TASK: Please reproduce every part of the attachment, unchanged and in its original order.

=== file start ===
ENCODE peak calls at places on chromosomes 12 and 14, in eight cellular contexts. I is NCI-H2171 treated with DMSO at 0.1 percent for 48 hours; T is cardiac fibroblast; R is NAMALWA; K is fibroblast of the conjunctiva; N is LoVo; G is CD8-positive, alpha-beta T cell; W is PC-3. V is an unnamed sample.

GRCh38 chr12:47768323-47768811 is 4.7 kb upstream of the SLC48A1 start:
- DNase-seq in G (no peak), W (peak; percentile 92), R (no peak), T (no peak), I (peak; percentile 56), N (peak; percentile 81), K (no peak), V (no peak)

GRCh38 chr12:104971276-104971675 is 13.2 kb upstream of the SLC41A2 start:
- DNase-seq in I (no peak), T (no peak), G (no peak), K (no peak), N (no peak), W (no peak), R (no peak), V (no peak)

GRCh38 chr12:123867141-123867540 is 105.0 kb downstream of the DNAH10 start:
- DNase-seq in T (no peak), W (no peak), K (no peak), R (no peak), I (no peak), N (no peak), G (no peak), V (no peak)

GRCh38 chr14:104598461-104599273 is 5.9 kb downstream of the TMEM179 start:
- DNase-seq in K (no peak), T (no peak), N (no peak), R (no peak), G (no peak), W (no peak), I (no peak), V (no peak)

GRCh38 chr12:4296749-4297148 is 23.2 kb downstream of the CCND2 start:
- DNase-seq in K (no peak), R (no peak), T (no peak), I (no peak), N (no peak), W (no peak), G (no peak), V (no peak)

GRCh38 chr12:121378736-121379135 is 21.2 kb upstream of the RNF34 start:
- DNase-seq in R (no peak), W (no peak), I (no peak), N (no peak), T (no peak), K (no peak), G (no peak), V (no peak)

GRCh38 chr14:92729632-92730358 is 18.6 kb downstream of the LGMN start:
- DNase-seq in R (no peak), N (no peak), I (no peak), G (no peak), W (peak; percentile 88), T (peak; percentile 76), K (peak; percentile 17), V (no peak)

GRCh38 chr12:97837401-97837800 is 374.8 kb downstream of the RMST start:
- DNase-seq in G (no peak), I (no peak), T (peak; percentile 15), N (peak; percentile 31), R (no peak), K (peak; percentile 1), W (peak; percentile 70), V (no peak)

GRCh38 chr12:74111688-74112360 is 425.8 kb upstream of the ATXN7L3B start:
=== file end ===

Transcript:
ENCODE peak calls at places on chromosomes 12 and 14, in eight cellular contexts. I is NCI-H2171 treated with DMSO at 0.1 percent for 48 hours; T is cardiac fibroblast; R is NAMALWA; K is fibroblast of the conjunctiva; N is LoVo; G is CD8-positive, alpha-beta T cell; W is PC-3. V is an unnamed sample.

GRCh38 chr12:47768323-47768811 is 4.7 kb upstream of the SLC48A1 start:
- DNase-seq in G (no peak), W (peak; percentile 92), R (no peak), T (no peak), I (peak; percentile 56), N (peak; percentile 81), K (no peak), V (no peak)

GRCh38 chr12:104971276-104971675 is 13.2 kb upstream of the SLC41A2 start:
- DNase-seq in I (no peak), T (no peak), G (no peak), K (no peak), N (no peak), W (no peak), R (no peak), V (no peak)

GRCh38 chr12:123867141-123867540 is 105.0 kb downstream of the DNAH10 start:
- DNase-seq in T (no peak), W (no peak), K (no peak), R (no peak), I (no peak), N (no peak), G (no peak), V (no peak)

GRCh38 chr14:104598461-104599273 is 5.9 kb downstream of the TMEM179 start:
- DNase-seq in K (no peak), T (no peak), N (no peak), R (no peak), G (no peak), W (no peak), I (no peak), V (no peak)

GRCh38 chr12:4296749-4297148 is 23.2 kb downstream of the CCND2 start:
- DNase-seq in K (no peak), R (no peak), T (no peak), I (no peak), N (no peak), W (no peak), G (no peak), V (no peak)

GRCh38 chr12:121378736-121379135 is 21.2 kb upstream of the RNF34 start:
- DNase-seq in R (no peak), W (no peak), I (no peak), N (no peak), T (no peak), K (no peak), G (no peak), V (no peak)

GRCh38 chr14:92729632-92730358 is 18.6 kb downstream of the LGMN start:
- DNase-seq in R (no peak), N (no peak), I (no peak), G (no peak), W (peak; percentile 88), T (peak; percentile 76), K (peak; percentile 17), V (no peak)

GRCh38 chr12:97837401-97837800 is 374.8 kb downstream of the RMST start:
- DNase-seq in G (no peak), I (no peak), T (peak; percentile 15), N (peak; percentile 31), R (no peak), K (peak; percentile 1), W (peak; percentile 70), V (no peak)

GRCh38 chr12:74111688-74112360 is 425.8 kb upstream of the ATXN7L3B start: